Reviewby Carl Kimlinger, Jan 21st 2013
Tenchi Muyo! War on Geminar
Episodes 1-3 (Dub)
In the land of Geminar, Princess Lashara is about to be crowned Empress of Shtrayu—much to the displeasure of Lord Babalun, the de facto ruler of Shtrayu. After her coronation, as her ship makes the pilgrimage back to the Holy Land, she is attacked by a white Sacred Mechanoid. The pilot spares her life and is subsequently captured, but turns out to be Kenshi Masaki, a confused boy from Earth being manipulated by masked evildoers. Lashara recognizes the utility of her strange visitor and decides to take him in. He is hired as an assistant and accompanies her to the Holy Land, a vast fortress that serves as a school for Sacred Mechamasters. Hijinks soon follow, but so too does the organization that used Kenshi.
The latest in the venerable Tenchi franchise is a light harem romp set in an elaborate alternate world and wrapped in a needlessly complicated web of politics and deceit. It's nice that it tries to be more than an agglomeration of light humor and empty titillation, but it's only really any good when its plot doesn't strain its modest abilities.
The show's first episode is a mess. It's an endless barrage of in-show jargon, ill-disguised explanatory dialogue, and poorly-introduced characters—set against a running backdrop of inconclusive mecha fights. Among the characters we are introduced to are Lashara, her no-nonsense bodyguard Chiaia, Kenshi, an unpredictable enemy known only as Doll, her masked handler, evil mastermind Babalun, elf princess Aura, Chiaia's lusty sister Mexiah, hapless mecha teacher Ulyte, and mad girl-scientist Wau. Most of them are fighting someone at some point, relationships are implied at best, and unknown agendas are like lederhosen at Oktoberfest. In the meantime we have to learn about Sacred Mechanoids, Sacred Mechamasters, the Church, the Holy Land, the Highlands, Aho energy, and much other world-building nonsense that we know must be important because it's all capitalized.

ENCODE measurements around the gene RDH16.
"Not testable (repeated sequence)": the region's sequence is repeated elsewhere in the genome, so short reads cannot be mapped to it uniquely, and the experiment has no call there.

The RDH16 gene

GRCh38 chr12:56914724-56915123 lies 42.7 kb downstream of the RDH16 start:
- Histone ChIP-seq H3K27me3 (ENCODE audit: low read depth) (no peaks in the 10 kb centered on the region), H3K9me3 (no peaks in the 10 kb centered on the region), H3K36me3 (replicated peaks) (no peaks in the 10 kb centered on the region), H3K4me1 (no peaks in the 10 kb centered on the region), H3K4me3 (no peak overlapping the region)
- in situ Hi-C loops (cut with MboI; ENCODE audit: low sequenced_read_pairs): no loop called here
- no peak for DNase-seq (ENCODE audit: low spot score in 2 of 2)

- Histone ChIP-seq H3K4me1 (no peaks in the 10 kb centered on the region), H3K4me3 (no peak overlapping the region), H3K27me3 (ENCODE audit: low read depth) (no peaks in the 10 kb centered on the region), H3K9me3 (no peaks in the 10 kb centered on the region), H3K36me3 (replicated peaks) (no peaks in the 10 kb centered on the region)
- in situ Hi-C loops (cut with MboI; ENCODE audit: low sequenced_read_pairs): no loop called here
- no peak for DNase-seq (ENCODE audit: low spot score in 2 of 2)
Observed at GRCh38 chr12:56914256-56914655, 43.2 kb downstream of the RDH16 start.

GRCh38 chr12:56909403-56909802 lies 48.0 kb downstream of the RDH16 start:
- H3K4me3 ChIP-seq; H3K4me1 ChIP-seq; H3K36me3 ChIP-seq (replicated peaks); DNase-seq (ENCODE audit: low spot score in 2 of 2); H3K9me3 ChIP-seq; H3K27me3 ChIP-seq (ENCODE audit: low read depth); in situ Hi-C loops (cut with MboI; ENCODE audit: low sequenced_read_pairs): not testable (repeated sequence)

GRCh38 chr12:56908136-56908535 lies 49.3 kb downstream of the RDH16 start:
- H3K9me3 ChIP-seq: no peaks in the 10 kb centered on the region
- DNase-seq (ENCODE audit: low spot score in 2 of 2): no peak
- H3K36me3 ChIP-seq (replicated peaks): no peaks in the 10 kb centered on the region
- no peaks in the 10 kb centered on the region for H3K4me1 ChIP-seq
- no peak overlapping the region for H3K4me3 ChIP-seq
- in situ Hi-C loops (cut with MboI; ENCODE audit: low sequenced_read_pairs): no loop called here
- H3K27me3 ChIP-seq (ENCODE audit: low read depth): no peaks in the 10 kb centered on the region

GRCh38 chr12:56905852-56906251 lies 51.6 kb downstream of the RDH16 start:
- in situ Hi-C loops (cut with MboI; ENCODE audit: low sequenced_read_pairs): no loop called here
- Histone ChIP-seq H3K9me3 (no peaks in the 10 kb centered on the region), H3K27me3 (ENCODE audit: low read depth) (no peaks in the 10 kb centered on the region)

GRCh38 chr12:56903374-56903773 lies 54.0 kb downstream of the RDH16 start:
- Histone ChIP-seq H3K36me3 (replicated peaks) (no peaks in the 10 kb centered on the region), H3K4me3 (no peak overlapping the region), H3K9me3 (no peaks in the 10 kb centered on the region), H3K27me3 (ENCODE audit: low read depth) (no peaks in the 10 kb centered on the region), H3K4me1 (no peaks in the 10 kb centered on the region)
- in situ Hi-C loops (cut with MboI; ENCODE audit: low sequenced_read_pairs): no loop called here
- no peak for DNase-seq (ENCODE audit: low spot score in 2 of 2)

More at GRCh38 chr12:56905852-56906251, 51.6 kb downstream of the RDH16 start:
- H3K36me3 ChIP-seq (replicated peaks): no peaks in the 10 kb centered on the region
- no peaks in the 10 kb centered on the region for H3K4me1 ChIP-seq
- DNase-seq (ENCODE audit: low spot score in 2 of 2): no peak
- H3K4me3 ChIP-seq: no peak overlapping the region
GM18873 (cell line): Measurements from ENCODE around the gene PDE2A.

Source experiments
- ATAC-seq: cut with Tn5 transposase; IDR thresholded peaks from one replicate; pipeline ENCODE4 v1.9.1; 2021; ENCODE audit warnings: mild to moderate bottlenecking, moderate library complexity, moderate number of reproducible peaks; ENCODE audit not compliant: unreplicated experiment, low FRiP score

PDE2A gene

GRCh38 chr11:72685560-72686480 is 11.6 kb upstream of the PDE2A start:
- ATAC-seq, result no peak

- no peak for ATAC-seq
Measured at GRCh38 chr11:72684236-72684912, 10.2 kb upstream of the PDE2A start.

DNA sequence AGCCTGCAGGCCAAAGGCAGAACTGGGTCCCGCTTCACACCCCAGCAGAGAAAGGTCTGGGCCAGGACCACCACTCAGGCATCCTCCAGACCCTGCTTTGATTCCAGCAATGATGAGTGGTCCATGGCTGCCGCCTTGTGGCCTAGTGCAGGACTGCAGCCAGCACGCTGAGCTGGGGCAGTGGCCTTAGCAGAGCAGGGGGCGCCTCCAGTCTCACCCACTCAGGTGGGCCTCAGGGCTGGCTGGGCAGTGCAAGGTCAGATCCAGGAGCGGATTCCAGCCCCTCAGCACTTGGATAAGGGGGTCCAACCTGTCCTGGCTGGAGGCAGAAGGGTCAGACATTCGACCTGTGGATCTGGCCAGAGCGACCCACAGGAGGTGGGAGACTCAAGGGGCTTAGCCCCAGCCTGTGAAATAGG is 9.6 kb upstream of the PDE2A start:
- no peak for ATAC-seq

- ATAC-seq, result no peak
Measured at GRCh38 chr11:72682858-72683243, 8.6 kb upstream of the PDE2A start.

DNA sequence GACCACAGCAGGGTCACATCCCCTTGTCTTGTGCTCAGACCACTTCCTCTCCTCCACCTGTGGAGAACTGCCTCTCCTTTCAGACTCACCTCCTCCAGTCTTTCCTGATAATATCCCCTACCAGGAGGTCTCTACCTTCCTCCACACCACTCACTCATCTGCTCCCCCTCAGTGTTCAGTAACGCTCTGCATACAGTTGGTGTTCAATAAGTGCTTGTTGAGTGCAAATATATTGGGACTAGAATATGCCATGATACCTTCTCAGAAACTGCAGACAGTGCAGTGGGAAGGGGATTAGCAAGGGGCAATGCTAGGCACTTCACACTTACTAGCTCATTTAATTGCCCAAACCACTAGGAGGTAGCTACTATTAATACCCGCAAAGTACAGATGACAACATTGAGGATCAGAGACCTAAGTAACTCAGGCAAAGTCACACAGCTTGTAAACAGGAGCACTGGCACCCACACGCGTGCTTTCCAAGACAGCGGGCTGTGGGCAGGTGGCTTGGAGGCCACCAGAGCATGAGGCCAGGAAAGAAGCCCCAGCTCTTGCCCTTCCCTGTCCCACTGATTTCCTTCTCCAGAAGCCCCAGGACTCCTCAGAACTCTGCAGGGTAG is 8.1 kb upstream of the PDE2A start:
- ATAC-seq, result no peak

It's enough to make your head spin, and none of it is presented gracefully, or even cogently. Much is just thrown out, trusting that we'll pick up on it as the show proceeds. Some things are laboriously pointed out, during unnatural exchanges between characters who really shouldn't need to point such things out. Characters are tossed into the fray willy-nilly, and do things for reasons never clearly indicated. It is a strategy intended to intrigue, to entice viewers further into the show to figure out who these people are, what they are plotting, and what the hell is going on and what it all means. And indeed, watching on explains a lot of what doesn't make sense in the first episode. Unfortunately, the episode itself is such a chaotic jumble, its characters so poorly delineated and its mysteries so clumsily presented, that there's little desire to forge on and puzzle things out.
Which is a shame, because it's afterwards that the show develops some actual entertainment value. Not too much, mind you. The two episodes following are pure fluff, the weight of competing schemes and fantasy world-building mostly lifted and replaced by a lot of buoyant silliness. Kenshi is brought to the Holy Land Academy, where he meets a great many girls—it is explained to him that men are reasonably rare—and gets into rows with some of them and compromising situations with others. He gets a job helping at the school, and is so skilled and chivalrous that he gains a stampede of rabid fans. He intrudes on naked girls in baths, participates in some accidental nudity of his own, and is at one point turned into a “massaging machine” that molests women with disturbingly sensuous hands.